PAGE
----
That’s clearly not going to happen though. Quite apart from the severe referencing of the Jason myth that makes up the core of the storyline, there are those production values. Those design choices. The general sense that as well as being produced on a shoestring, it was written with the expectation that the audience’s imaginations ran on shoestrings too.
The fact that once we get beyond the relatively reasonable, well-paced first episode there’s so much CSO, and so little of it actually works, is probably a key issue in terms of fans’ disdain. Wobbly sets are one thing. Sets which disappear as actors walk through them is quite another. It’s on record that Underworld was an experiment for using CSO techniques as a replacement for studio sets and even some location shooting. On the one hand then, it’s probably just as well that the idea didn’t work anything like as well as was hoped. But on the other, it does leave Underworld looking like little enough else in the canon of Who to make it stand out – and not in a good way.
Then there are the costumes. In many cases – particularly on Underworld itself - it’s as though the costume department literally threw some monochrome rags on the characters, sewing shiny metal rings in here or there for supposedly menacing faces on what are basically balaclava helmets. Overall, the production values on Underworld rather strive to convince the viewer that there are no production values on Underworld.
For all that, there are two stand-out performances in the story – Tom Baker and Louise Jameson as the Fourth Doctor and Leela, here feeling much more united as friends than in previous stories. It’s only when you watch the beginning of Underworld that you realise quite how rare shots of the Fourth Doctor actually flying the Tardis are, and also, how good at them Tom Baker really was, given that rarity. Check out Louise Jameson doing superb sulky savage teenager acting when she’s ‘pacified’ as if by a Justin Bieber poster, and when the Doctor brings her round from her sop-fest – ‘You’re laughing at me. You’re all laughing at me. I’ll smash your stupid smirks off your stupid faces…’ – absolutely joyous.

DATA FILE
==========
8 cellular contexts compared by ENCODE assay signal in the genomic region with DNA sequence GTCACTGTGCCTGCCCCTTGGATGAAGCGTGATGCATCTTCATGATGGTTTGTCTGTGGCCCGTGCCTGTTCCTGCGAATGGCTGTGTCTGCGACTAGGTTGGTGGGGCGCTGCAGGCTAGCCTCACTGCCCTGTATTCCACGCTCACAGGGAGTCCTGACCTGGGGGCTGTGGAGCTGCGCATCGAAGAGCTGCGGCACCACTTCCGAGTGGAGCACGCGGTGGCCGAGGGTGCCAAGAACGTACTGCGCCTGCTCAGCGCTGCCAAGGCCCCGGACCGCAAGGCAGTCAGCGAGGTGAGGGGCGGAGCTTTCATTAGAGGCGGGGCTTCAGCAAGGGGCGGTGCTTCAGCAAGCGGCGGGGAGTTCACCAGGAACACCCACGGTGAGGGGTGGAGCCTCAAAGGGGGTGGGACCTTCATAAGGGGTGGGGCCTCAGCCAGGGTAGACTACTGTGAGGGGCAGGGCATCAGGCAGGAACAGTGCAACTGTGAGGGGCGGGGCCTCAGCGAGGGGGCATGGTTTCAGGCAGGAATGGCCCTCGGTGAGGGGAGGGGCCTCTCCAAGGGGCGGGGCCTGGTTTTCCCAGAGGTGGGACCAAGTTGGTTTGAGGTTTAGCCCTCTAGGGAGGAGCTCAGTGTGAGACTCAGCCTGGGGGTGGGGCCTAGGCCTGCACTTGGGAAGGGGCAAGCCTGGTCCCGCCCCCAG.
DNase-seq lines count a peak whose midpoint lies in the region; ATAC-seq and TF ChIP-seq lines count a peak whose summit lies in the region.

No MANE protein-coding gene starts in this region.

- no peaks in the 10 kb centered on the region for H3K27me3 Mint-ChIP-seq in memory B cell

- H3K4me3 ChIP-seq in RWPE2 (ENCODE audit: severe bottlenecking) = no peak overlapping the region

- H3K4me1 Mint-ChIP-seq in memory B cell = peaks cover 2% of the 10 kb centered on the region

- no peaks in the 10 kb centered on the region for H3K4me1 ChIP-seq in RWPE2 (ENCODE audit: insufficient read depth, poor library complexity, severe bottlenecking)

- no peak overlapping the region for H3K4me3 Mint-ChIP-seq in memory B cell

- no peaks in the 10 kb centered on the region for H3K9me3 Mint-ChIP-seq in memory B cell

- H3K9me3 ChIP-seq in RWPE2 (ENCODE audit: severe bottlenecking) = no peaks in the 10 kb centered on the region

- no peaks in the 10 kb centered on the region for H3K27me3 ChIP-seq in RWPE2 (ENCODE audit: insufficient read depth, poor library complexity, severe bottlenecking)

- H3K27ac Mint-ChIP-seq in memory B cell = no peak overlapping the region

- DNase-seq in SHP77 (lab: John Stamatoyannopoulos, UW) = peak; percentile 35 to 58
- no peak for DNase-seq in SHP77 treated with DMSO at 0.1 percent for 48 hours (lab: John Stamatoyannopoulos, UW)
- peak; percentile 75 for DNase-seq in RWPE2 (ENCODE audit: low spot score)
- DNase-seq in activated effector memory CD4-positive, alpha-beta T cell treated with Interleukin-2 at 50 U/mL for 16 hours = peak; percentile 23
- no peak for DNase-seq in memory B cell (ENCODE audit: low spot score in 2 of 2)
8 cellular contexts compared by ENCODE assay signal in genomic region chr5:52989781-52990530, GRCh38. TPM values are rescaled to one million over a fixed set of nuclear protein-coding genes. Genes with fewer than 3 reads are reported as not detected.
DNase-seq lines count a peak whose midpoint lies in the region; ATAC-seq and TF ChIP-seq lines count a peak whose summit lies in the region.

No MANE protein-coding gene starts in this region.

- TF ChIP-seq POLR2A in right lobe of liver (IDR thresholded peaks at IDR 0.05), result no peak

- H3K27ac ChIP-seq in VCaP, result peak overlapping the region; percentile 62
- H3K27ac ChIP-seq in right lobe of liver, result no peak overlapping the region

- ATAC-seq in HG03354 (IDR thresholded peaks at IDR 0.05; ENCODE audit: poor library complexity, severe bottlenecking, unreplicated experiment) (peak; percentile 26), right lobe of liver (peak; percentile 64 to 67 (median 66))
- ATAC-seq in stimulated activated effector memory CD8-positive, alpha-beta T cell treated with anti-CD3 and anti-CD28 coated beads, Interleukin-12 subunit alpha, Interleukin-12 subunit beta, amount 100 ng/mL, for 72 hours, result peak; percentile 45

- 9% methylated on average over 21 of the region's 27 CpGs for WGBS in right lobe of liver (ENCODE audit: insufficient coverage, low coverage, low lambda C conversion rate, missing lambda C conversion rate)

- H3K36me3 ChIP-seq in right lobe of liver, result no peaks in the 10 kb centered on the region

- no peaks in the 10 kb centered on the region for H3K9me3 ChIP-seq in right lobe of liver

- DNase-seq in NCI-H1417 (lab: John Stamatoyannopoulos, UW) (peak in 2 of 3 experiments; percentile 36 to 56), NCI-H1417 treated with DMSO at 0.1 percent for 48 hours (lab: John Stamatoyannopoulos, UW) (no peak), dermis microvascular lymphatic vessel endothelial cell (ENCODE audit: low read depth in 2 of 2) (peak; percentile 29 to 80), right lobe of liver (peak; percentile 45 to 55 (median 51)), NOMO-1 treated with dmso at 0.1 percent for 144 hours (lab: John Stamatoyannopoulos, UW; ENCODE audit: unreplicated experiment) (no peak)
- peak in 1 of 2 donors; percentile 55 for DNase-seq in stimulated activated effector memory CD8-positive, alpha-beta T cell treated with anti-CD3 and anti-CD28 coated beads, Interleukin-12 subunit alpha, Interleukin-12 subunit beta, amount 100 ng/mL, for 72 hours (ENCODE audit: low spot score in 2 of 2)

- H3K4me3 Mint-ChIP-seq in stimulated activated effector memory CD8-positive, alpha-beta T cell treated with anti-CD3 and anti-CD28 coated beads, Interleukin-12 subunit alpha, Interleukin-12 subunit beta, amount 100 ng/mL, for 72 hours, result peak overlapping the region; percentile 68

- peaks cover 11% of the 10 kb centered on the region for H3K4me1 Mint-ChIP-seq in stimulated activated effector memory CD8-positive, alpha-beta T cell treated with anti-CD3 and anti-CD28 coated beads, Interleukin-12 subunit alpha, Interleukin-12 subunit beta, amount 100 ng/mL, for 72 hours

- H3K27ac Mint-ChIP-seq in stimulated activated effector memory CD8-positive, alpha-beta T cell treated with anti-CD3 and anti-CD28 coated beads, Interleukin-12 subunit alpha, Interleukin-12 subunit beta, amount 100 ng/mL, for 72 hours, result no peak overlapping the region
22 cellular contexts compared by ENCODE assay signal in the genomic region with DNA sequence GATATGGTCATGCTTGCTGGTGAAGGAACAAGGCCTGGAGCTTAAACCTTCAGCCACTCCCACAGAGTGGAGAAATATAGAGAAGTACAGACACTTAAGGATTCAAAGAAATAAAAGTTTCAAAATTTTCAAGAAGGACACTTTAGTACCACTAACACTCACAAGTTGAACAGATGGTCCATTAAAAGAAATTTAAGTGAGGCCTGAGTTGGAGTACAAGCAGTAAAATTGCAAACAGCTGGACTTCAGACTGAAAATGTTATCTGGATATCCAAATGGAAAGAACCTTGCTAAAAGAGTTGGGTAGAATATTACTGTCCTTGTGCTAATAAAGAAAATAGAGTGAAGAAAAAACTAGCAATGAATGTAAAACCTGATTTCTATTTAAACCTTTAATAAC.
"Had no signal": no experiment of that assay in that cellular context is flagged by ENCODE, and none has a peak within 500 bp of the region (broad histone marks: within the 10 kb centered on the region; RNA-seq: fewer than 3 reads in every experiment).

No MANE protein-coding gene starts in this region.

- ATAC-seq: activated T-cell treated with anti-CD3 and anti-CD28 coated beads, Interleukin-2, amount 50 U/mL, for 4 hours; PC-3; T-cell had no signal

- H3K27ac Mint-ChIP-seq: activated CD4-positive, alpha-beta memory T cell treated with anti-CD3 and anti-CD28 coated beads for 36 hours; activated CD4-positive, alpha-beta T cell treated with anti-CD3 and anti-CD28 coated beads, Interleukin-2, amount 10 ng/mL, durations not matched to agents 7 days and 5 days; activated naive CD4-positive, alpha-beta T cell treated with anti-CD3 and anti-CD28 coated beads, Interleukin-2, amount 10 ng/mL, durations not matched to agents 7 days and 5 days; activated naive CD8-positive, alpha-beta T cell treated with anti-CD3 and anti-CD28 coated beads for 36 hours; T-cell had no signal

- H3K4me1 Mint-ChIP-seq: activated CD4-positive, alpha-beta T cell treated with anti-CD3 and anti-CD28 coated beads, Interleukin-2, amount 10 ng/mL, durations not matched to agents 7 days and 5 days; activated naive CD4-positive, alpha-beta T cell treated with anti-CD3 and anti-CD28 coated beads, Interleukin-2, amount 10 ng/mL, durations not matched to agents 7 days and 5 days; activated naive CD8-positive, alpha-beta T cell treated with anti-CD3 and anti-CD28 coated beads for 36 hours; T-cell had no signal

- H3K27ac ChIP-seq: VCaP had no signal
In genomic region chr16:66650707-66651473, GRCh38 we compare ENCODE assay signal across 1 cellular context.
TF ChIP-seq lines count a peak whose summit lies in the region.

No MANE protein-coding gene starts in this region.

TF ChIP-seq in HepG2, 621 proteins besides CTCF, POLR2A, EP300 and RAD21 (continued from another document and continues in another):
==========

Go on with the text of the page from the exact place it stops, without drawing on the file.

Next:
The dialogue between the Doctor and Leela throughout the course of Underworld shows that while the Bristol Boys had a talent for core ideas, and historical padding that added immeasurably to the canon, it’s actually in characterization that their truest skills really lay. If you can overlook the faintly obvious storyline, the ludicrous costumes and the gorblimey overuse of CSO to within an inch of the audience’s patience, Underworld can be good fun as a masterclass in carrying on regardless (the quest for the actors is clearly the quest to keep taking things seriously against the bluescreen 70s nothing of their environment), and in the development of the relationship between the Doctor and Leela as it heads towards its denouement in The Invasion of Time. Perversely enough of course, in the Oracle, the Doctor is again triumphant against another computer with ideas above its station, enslaving the humanoids in its care and setting them against each other – a dilemma familiar to Leela from her home world under the schizophrenic rule of Xoanon In Face of Evil.
There are very few senses in which Underworld is classic Doctor Who. But in one of the best Doctors, and one of the best realised companions, both working at the very height of their powers even against all the odds of experimental production techniques and exhausted budgets, it deserves a re-watch on its anniversary. Settle in and go beneath the surface, to find the real pleasures of Underworld in the layered performances of its leads.